Thanks for the gaffes and laughs 

Even in a year chock full of dubious achievements, it is never easy picking out those individuals, groups, corporations and trends that proved worthy of postseason honors.

But 2010 was a big election year, and sure enough a number of people jumped forth into the political arena and turned it into a memorable circus.

So just like we do every year, we are going to acknowledge these “standout” performances — those that managed to pull off the rare combination of hubris and shamelessness with straight-faced sincerity.

That is why these hard-working honorees who topped the lineup of regrettable actions and public gaffes are taking home a Yorkie this year, an award named for the owners of the San Francisco 49ers who assured themselves a place on the list by fielding a team so mismanaged, inept and unwatchable that they are close to obliterating the image of what was once one of the most respected organizations in sports.

They have now become predictable and laughable, to the point that while still threatening to bolt to a new stadium in Santa Clara, most fans do not even care.

So congratulations to our Yorkie winners. You have really outdone yourselves.


PG&E

A utility company that equates shortcuts with public safety often becomes tangled in its own wires. Unfortunately for the general public, the company’s ignorance of its own natural-gas supply system resulted in a deadly explosion that destroyed an entire San Bruno neighborhood and will likely cost untold millions in litigation fees.

And to top its year of living dangerously, the head of the company’s much-criticized SmartMeter program was forced to resign after it was revealed that he spied on some of his activist opponents. We do not know what executive William Devereaux was thinking when he tried to infiltrate some opposing groups — we only know now how it is that he rose within this short-sighted company.


Ranked-choice voting


This confusing mess of electoral engineering resulted in the top first-place vote-getters being denied victory in at least three local races, including two supervisor districts in San Francisco and the mayor’s campaign in Oakland. Surprisingly, this system of lucky losers is gaining traction in cities, when what it should be receiving is the Jimmy Hoffa treatment.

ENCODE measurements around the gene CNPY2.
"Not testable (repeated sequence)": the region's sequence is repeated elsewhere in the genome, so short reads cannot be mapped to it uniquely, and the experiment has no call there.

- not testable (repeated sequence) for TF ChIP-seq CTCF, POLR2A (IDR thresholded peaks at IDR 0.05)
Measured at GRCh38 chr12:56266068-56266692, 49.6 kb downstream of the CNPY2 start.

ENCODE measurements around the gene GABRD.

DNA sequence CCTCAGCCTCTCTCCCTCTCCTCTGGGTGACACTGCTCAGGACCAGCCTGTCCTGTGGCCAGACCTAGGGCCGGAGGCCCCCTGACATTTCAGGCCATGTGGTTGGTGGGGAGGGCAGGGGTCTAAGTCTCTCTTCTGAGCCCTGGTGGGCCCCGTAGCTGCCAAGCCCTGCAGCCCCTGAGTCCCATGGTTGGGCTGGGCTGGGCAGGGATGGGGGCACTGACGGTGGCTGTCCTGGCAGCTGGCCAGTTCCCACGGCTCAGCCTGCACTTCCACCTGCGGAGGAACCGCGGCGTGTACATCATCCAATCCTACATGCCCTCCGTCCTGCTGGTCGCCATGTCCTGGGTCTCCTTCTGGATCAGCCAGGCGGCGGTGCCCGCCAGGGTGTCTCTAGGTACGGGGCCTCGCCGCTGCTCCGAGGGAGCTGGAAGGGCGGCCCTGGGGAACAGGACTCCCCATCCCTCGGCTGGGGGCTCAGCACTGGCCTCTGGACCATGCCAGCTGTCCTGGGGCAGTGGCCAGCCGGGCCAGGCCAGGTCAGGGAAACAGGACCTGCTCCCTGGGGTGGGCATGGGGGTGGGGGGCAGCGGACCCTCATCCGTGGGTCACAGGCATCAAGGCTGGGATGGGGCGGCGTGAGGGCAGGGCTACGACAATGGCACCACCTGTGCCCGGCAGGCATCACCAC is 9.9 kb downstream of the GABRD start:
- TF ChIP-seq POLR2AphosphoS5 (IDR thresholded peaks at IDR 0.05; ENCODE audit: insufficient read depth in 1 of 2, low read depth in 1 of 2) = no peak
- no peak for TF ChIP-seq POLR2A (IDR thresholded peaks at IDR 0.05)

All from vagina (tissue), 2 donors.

Jean Quan

Thanks to ranked-choice voting, she came out of nowhere to win the Oakland mayor job, and her first official act was to bail out her car, which was “booted” by police outside City Hall for having too many unpaid parking tickets. As for the next four years ... we are praying for you, Oakland.


Meg Whitman

Proving that money is no substitute for a good candidate, Whitman spent herself and the voters into submission. The GOP candidate for California governor shelled out $142 million of her own money on consultants and advertising. Yet when it was discovered that she had used an illegal immigrant as her housekeeper, Whitman did not even have the good sense to give, say, $25,000 to hire Nicky Diaz an immigration lawyer. Can anyone say chump change (in Spanish)?


Chris Daly

Ten years ago, the man-child on the San Francisco Board of Supervisors blurted out that he was not “feeling the love” after one of his lamebrain ideas was shot down by his colleagues. After a decade, the foul-mouth blurting is almost over, but we are not feeling any more love. Fairfield, you have been warned.


Eric Mar

The supervisor is boldly going where few before him have gone — making parental choices part of the government’s realm. San Francisco’s decision to ban kids’ meal toys unless they have reduced calories is “nanny legislation” supersized. The City is facing a $400 million budget deficit and this is how you decide to spend your time? Really?


Steve Poizner


The outgoing state insurance commissioner ended the year by saying he would have been a better GOP candidate than Whitman against Gov.-elect Jerry Brown. Gee, if only he had not lost the Republican primary against Whitman by 36 points.


Jed York

When the 49ers were the worst team in the worst division in football, the franchise’s president declared that they would make the playoffs. Hopefully, they will put us all out of our misery today, but if they win the division with a 7-9 record, maybe it will embarrass the team and the NFL enough to finally force the Yorks to sell. Frankly, Obi-Wan Kenobi, it is our only hope.


California Legislature

Our elected officials in Sacramento scored new lows this year, delivering a budget later than any in state history. So here is a thought: Let’s turn license plates into little digital billboards that can flash everything from McDonald’s ads to Amber Alerts as a way of raising revenue.

That was one of the ideas pushed last summer by state officials — the same ones who have gone to great lengths to ban texting and phone calls while driving as a way to reduce digital distractions that lead to accidents. Tell me, was that a tease for the new Sports Illustrated annual swimsuit video I saw before I slammed into you? Thought so.


High-speed rail

After years of planning, the California High-Speed Rail Authority decided to spend its first $4 billion or so on a connection between Borden and Corcoran, two cities that have a combined population of 25,000. Is it a real train or a Disney ride? At the last minute, it included a stop in Bakersfield. Operators are standing by to, well, stand by.

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Ken Garcia

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